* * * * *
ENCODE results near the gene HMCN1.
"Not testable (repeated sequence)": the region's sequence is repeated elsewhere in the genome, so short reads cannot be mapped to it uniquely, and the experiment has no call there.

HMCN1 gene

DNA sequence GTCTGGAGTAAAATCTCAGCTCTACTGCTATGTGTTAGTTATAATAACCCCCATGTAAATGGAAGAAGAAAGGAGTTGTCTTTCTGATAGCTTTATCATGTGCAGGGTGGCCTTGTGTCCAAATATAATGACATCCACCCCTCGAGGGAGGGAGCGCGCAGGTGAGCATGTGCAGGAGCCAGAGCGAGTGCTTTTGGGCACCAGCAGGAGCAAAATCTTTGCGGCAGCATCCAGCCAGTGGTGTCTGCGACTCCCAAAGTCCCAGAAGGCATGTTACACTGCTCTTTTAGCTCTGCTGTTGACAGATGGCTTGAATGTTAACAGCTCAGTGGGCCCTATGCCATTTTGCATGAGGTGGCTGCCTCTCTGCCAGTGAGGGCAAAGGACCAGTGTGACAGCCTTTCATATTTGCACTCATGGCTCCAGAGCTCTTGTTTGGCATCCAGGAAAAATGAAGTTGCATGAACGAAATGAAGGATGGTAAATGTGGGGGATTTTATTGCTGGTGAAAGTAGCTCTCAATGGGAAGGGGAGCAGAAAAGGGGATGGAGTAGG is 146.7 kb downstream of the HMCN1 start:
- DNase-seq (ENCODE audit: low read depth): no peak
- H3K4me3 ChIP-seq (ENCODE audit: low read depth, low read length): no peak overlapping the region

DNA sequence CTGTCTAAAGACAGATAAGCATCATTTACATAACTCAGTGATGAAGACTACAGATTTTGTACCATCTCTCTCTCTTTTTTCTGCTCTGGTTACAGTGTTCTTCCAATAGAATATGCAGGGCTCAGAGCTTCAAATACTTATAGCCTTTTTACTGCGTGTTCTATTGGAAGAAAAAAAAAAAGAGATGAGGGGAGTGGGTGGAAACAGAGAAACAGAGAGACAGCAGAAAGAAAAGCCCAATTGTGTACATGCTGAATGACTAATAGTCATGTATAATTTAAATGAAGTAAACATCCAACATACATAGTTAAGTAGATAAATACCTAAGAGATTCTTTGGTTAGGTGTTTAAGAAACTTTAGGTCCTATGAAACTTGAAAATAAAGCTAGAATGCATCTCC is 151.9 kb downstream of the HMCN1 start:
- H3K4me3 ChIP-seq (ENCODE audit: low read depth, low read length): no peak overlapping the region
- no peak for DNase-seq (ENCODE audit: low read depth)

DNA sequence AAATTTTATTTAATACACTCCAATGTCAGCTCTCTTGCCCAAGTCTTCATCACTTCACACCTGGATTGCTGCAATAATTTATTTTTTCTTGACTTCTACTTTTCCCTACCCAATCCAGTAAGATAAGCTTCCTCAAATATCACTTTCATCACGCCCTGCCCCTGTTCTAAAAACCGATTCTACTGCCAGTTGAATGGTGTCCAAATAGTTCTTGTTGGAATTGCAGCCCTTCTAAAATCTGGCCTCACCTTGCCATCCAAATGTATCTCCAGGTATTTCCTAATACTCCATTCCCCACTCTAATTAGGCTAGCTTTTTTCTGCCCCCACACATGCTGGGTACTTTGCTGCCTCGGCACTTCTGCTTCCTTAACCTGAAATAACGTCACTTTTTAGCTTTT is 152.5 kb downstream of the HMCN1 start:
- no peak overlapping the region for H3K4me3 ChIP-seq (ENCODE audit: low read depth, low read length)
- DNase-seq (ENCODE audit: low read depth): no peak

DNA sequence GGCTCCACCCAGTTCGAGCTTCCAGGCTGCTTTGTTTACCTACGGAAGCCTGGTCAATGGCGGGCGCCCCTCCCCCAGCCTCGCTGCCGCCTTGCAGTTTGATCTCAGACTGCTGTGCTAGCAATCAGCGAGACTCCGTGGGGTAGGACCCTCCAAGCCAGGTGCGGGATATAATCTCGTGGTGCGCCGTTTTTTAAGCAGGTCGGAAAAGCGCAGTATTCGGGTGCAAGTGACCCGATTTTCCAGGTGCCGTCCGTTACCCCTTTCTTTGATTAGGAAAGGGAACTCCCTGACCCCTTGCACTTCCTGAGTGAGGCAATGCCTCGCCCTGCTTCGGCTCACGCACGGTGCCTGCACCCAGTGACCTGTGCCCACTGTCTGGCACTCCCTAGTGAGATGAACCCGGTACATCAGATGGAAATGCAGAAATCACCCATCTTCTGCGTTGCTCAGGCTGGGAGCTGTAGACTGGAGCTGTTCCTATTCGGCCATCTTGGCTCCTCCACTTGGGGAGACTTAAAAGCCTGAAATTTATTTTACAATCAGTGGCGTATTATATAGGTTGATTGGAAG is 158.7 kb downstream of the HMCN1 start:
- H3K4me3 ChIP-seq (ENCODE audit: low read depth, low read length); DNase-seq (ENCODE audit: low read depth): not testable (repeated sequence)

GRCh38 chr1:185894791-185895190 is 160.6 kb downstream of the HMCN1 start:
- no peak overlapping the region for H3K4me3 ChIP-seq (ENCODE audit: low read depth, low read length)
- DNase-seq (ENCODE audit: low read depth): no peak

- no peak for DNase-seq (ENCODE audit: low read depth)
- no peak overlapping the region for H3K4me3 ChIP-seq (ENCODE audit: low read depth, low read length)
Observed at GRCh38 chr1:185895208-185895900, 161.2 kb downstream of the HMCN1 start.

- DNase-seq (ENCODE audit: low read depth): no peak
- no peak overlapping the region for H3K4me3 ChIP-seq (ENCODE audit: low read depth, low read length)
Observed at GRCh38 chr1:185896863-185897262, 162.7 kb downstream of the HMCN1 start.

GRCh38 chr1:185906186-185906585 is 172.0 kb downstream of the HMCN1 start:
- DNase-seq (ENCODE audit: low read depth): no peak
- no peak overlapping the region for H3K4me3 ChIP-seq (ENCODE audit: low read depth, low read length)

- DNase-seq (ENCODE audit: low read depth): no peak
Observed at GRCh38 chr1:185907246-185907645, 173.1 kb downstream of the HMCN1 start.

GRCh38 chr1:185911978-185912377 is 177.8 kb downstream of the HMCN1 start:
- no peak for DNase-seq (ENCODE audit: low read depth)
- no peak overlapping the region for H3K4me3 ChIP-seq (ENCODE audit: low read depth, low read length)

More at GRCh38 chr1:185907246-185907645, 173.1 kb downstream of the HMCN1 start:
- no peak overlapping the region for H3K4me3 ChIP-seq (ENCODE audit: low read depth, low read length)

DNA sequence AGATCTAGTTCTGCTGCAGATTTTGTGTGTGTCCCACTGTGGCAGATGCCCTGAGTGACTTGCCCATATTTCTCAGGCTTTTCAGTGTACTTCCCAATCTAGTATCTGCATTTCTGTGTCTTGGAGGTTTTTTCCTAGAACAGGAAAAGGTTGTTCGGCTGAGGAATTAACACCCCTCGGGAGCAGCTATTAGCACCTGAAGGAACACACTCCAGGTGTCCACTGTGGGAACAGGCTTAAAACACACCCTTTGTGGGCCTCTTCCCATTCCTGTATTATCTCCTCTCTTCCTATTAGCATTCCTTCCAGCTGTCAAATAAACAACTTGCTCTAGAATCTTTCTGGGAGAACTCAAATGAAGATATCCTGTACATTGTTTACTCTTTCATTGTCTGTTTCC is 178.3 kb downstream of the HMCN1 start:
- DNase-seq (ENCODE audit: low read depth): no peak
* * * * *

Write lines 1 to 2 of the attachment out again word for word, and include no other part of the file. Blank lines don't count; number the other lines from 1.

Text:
ENCODE results near the gene HMCN1.
"Not testable (repeated sequence)": the region's sequence is repeated elsewhere in the genome, so short reads cannot be mapped to it uniquely, and the experiment has no call there.